A raw re-imagining of Shakespeare’s “Macbeth” comes to the newly renovated Stage Theatre at the Denver Center for the Performing Arts. “Macbeth” runs September 15 – October 29th. For tickets and information go to the “Macbeth” page at denvercenter.org.
DENVER (CBS4) – One of the marvelous things about Shakespeare is that all the characters and the themes, though some 400 years old, still ring true. And in that can be reshaped and replayed in any one of a thousand different ways: traditional, modern, or as with “Macbeth” turned on it’s head.
“It will be different than you’ve ever seen it before because of the design schemes that they have going on: cutting edge costumes, lighting, projections, sound,” said Ariel Shafir, who plays Macbeth.
Along with that the play is also being presented through the lens of a dramatically, high-energy all-male cast, which is truly traditional, by law women were not allowed on stage in 1600.
“We’re gonna see it through the lens of the supernatural, of the witches. And then this is an all-male production so it will be the warlocks, through the eyes of the warlocks, so the story through their eyes, I think, is definitely unique,” Shafir told CBS4.
Some might think that this production is a stunt, but this re-imagining in some ways comes directly from the text.
“All these interesting references, when Macbeth first sees the witches he says, ‘You should be women because you are witches and yet you have beards.’ So as you go through the text certain aspects will be illuminated and take on a meaning that might have just been incidental in a very, just sort of, down the middle of the road production,” Shafir explained.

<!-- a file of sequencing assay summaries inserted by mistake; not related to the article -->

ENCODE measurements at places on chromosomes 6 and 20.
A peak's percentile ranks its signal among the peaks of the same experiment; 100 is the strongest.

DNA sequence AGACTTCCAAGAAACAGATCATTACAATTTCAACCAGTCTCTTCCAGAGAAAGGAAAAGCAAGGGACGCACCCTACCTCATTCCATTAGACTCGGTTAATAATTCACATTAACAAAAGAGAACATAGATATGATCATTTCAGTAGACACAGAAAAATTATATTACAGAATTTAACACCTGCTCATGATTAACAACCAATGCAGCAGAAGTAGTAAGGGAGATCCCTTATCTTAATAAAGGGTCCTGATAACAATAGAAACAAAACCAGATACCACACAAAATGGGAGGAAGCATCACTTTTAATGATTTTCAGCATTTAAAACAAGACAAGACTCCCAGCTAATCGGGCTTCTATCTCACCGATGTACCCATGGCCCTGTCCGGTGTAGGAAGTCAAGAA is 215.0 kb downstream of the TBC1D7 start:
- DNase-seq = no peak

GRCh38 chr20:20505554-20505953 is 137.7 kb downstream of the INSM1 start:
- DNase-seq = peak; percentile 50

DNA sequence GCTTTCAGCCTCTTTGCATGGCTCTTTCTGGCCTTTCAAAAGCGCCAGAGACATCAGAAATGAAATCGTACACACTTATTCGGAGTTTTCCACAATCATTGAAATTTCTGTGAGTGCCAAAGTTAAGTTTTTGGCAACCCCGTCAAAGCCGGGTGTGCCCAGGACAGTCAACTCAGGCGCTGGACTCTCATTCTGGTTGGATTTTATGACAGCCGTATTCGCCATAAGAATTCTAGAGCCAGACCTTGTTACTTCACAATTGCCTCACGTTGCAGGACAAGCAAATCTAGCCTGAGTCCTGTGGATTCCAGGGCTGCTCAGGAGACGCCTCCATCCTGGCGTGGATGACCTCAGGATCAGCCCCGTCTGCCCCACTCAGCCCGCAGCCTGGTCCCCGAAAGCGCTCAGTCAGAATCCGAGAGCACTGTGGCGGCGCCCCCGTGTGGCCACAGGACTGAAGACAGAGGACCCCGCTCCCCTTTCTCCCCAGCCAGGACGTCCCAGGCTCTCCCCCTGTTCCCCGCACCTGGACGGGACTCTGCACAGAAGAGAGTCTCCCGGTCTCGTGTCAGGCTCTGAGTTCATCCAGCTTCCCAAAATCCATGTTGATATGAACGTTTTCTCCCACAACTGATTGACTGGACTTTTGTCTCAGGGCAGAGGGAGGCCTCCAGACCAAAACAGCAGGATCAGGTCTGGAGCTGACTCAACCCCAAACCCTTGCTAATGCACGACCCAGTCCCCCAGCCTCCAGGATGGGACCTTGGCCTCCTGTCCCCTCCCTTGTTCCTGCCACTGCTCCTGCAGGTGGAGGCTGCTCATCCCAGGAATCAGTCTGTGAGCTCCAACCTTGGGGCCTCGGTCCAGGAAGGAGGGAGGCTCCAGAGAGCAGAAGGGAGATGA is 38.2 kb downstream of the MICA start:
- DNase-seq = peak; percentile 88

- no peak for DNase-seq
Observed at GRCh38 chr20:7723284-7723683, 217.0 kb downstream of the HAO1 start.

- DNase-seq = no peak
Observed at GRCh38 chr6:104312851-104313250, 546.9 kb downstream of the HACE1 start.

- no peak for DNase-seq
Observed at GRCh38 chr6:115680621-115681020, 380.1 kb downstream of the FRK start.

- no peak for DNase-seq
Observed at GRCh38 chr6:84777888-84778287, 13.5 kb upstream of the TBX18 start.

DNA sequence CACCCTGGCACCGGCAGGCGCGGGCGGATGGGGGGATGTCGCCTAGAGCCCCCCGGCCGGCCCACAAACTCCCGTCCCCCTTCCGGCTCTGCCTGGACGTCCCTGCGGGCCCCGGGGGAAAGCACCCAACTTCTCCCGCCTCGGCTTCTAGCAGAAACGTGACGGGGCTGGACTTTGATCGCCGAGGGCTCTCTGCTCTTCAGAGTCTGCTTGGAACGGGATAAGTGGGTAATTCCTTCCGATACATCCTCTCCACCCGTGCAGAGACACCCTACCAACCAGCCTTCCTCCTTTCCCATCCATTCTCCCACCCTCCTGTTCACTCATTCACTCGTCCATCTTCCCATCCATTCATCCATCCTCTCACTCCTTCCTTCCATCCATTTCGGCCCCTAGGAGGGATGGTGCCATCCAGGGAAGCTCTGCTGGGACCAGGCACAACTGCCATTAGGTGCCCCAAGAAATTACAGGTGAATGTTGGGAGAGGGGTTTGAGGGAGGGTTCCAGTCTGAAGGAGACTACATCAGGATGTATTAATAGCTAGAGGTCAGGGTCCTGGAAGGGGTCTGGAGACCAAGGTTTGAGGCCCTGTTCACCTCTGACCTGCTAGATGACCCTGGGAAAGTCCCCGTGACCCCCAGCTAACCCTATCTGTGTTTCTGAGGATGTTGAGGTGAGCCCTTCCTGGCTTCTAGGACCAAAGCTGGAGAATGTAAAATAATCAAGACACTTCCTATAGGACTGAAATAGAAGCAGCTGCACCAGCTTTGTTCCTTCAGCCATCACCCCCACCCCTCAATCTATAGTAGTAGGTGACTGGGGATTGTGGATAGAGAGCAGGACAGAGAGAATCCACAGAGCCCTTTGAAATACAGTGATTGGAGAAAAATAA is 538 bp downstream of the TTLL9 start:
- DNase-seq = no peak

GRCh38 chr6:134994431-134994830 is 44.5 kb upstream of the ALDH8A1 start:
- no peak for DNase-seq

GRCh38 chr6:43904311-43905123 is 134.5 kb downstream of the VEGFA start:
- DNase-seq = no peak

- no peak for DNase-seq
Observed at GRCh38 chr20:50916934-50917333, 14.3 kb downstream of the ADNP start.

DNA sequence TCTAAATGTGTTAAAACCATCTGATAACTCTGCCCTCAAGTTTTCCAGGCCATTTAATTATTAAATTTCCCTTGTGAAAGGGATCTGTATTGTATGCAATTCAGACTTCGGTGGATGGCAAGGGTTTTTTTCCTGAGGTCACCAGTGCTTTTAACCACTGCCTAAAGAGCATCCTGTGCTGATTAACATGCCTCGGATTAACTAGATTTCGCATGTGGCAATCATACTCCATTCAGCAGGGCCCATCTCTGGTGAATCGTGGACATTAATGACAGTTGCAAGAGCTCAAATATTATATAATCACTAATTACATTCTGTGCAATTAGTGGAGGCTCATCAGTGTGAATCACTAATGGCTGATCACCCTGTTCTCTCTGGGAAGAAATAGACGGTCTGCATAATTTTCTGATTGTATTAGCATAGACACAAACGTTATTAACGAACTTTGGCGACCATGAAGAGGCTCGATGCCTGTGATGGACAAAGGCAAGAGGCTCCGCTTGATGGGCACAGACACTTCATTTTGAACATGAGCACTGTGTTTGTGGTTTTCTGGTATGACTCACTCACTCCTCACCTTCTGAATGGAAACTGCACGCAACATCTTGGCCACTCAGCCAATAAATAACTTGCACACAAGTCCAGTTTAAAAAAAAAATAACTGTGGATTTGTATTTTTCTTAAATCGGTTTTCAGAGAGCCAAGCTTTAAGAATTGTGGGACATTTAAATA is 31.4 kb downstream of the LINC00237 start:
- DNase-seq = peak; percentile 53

Critic At Large Greg Moody’s Review:
“Shakespeare can be produced any where, in any time, in anyway. Old Bill is just like that. “Macbeth” can even be staged as an all-male, leather clad, electronic music, movement heavy, MMA bout.
No matter how you do it the text remains and the text is what matters most. [Director] Robert O’Hara keeps the text alive in this re-imagined production, heavy on both violent and sexual imagery.
Ariel Shafir is a proudly ambitious Macbeth, while Adam Poss brings the essential predatory evil to his lady.
Meanwhile, the tech and music heavy production does show off the newly remodeled Space Theatre to good advantage.
Still I have to wonder what was the point of the all-male production? Did it illuminate, illustrate, or enhance the script? Well, I honestly don’t know, but something in this production captured me to the point that I simply can’t stop thinking about it, which was possibly the point all along.